D.C. Thomson were also extremely adept at combining anarchic, clownish comedy with solid fantasy adventure tales such as opening comedy thriller ‘King of the Sawdust Ring’ (limned by Paddy Brennan) wherein circus boy Billy King has to recapture an escaped lion and save his pet deer when a parade through town goes badly wrong…

As seen here, these picture thrillers usually came in the old-fashioned captioned format, with blocks of typeset text rather than lettered word balloons. Drama gives way to daft destruction as cowboy superman Desperate Dan (by Dudley D. Watkins) gets lost in fog, whilst another Korky the Cat short wreaks havoc in an ironmonger’s shop before his picture puzzle ‘Twig the Twins!’ – by the always-magnificent Eric Roberts – tests mind and eye.

The Smasher was a lad cut from the same mould as Dennis the Menace and in the episodes here (by Hugh Morren) he carves a characteristic swathe of anarchic destruction, even if his first encounter proves he’s not the toughest lad in town…

Drawn by Ron Spencer, pint-sized Dinah Mite proves she has no need of martial arts training after which hard-pressed squaddie Corporal Clott (by Dennis the Menace originator Davy Law or possibly his successor David Sutherland) disrupts the Army Camp sports day and accidentally and painfully boosts surly Colonel Grumbly to undreamed of heights.

Drawn by Jimmy Hughes, Bully Beef and Chips invariably proved that a weedy underdog’s brain always trumped brutal brawn, as here where little Chips orchestrates a well-deserved water-pistol drubbing…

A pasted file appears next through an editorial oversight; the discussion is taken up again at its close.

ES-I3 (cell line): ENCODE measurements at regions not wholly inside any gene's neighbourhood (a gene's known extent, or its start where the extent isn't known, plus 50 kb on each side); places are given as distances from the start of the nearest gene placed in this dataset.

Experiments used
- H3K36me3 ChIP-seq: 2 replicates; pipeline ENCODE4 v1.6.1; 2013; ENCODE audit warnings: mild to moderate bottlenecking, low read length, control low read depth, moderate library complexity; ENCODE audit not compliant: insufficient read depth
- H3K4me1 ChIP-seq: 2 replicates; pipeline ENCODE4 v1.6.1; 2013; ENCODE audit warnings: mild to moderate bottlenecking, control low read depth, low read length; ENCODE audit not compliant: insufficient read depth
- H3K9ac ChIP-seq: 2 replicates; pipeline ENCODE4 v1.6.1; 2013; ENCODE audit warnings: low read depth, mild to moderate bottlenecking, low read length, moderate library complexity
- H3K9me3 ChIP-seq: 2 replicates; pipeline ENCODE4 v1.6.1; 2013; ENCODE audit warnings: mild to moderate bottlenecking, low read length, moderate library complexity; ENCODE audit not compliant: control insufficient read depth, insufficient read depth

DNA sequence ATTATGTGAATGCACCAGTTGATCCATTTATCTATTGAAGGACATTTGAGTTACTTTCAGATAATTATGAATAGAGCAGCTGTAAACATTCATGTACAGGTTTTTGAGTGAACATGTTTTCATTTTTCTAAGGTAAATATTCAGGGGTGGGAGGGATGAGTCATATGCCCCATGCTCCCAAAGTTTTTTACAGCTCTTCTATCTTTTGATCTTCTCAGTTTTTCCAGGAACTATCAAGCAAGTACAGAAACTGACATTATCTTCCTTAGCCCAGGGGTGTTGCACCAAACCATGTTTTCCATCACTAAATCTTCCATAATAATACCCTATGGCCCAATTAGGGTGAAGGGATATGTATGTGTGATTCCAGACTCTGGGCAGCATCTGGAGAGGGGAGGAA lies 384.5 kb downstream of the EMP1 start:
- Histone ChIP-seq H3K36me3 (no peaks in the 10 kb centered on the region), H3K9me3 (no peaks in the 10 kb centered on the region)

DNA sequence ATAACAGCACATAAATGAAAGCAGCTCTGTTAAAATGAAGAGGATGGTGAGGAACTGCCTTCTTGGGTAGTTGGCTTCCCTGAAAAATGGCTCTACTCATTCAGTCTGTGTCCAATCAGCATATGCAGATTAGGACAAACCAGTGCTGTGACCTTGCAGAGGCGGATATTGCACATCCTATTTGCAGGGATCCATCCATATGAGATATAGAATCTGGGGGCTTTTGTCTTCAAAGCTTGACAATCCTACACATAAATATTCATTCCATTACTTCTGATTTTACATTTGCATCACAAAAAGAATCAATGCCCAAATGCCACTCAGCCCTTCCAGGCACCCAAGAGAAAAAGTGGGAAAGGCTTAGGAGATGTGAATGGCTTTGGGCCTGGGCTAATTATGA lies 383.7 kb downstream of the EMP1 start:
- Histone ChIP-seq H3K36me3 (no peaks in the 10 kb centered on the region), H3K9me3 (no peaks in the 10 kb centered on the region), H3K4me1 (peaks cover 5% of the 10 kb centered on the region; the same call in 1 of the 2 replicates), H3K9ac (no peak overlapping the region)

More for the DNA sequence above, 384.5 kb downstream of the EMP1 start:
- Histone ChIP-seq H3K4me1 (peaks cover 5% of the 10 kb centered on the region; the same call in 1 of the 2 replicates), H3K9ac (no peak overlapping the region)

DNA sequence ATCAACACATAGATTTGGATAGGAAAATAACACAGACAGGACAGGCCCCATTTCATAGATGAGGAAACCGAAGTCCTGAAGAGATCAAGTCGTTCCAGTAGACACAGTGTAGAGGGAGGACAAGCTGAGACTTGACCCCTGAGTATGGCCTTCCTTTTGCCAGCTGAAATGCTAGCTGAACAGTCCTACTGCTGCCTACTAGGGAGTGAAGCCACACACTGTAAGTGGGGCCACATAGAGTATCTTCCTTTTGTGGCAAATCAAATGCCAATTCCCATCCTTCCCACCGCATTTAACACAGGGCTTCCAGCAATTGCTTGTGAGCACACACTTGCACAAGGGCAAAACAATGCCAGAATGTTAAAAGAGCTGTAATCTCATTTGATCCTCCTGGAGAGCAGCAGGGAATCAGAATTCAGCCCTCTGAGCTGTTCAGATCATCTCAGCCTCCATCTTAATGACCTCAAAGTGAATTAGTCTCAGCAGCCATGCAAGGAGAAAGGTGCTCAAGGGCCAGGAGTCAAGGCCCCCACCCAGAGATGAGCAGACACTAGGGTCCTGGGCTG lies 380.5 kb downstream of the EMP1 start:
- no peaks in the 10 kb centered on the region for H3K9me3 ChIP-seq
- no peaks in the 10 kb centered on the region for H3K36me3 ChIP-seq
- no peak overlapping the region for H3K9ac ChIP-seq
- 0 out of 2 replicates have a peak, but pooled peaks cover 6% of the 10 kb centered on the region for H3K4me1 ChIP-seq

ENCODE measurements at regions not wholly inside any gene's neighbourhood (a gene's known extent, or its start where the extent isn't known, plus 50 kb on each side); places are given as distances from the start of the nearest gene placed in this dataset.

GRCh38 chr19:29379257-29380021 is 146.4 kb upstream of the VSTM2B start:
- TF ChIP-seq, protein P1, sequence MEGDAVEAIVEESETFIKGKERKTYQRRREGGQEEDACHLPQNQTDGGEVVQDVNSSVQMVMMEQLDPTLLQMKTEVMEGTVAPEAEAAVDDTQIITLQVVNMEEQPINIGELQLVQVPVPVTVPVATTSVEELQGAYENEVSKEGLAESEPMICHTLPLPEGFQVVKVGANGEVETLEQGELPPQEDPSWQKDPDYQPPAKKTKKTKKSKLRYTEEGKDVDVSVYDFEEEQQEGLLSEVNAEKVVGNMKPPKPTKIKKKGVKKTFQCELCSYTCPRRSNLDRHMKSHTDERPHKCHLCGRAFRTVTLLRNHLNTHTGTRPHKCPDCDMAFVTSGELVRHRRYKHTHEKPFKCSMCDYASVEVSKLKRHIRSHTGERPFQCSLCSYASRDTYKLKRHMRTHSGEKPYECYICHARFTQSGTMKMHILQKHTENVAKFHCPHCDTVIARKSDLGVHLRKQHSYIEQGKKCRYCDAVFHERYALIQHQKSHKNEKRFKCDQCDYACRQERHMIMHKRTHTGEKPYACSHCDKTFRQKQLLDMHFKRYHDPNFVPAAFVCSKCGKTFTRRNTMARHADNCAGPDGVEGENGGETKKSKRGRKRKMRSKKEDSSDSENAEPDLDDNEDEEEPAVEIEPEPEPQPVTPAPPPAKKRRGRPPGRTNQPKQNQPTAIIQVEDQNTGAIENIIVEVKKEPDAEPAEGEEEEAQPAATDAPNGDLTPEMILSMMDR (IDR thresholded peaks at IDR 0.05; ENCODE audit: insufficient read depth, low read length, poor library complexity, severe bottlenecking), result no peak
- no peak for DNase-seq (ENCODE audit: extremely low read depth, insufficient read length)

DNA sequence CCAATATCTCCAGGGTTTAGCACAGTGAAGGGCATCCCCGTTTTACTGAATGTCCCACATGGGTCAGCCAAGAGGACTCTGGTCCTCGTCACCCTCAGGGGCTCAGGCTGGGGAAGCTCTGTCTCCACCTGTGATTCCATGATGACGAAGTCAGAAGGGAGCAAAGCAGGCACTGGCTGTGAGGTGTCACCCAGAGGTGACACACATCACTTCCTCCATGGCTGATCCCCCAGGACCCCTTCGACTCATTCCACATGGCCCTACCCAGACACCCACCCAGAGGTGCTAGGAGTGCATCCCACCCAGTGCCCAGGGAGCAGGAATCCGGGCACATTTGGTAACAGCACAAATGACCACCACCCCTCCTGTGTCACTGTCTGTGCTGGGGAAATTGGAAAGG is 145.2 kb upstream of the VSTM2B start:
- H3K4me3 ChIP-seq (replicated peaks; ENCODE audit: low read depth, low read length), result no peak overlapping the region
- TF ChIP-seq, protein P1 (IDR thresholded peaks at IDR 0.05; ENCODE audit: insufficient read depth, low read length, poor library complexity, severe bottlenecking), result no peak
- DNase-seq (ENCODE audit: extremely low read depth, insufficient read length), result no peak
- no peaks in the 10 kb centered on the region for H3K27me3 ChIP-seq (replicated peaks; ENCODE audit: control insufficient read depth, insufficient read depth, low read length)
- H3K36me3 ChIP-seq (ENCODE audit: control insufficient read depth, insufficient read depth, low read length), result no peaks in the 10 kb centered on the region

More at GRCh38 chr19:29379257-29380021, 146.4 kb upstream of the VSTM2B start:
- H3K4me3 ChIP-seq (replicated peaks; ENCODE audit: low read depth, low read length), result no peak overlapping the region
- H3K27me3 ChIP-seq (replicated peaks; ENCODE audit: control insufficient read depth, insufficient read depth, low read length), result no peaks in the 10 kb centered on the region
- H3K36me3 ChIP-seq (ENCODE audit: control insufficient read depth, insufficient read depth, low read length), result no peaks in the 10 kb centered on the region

Eric Roberts does triple-duty this year with puzzles, schoolboy grifter Winker Watson and perennial bath-dodger Dirty Dick who here plays chalk-based pranks on the police, after which Winker Watson’s Dandy Doodles baffle and bemuse before crafty Korky is outsmarted by a peg-legged sailor…

Another package of light-hearted drama then ensues courtesy of schoolboy Charley Brand and his robotic pal ‘Brassneck’– by the fabulous Bill Holroyd – who are largely innocent spectators as Christmas Day devolves into a toy and snowball brawl for all the adults in the street, after which Desperate Dan learns the cost of his well-meaning but excessive generosity and Dinah Mite discovers another benefit to small size and big muscles at a football match…

Bully Beef and Chips then clash whilst fishing which segues into a tale of The Island of Monsters (drawn by Q-Bikes artist Andrew Hutton?): a thrilling castaway series with two boys marooned on a tropical paradise where all the animals are incredibly enlarged. This time, the lads witness the results of human pirates underestimating the power and ferocity of giant gulls, beetles, bees and grasshoppers…

Next ‘Dirty Dick’s Picture Puzzle’ tests our brains before Korky’s superstitious nature pays off in a fish supper and our little Dick pops back, finally meeting his match in an escaped zoo chimp in a grubby but great strip by (perhaps) Tom Williams.

Whilst a great deal of material was based on school as seen by pupils, George Martin’s ‘Greedy Pigg’ featured a voracious teacher always attempting to confiscate and scoff his pupils’ snacks. Here he abandons kids’ tuck boxes to extend his appetite to encompass the pantries and larders of adults and even a wandering tramp gets what he deserves…

Dinah Mite then returns to train her new gang to the peak of punishing fitness, after which Desperate Dan’s heavy-footed antics wreck the skating pond and The Smasher takes three pages to ponder his job when he grows up.

Korky’s parrot declares war on the cat but comes to regret allying with the mice, whilst Corporal Clott successfully spoils target practice and Dirty Dick cleans up as golf caddy.

Jimmy Hughes’ geriatric delinquent Smarty Gran’pa mentors little kids in scrumping, pranking and dodging coppers whilst Corporal Clott wrecks record-keeping and penmanship before we return to drama as ‘Ricky’s Racer’ (probably by Brennan) sees a poor but proud kid master a found sledge: tearing up the icy landscape, making friends with a rich toff’s son and even foiling a burglary in a ripping yarn only DC Thomson could pull off…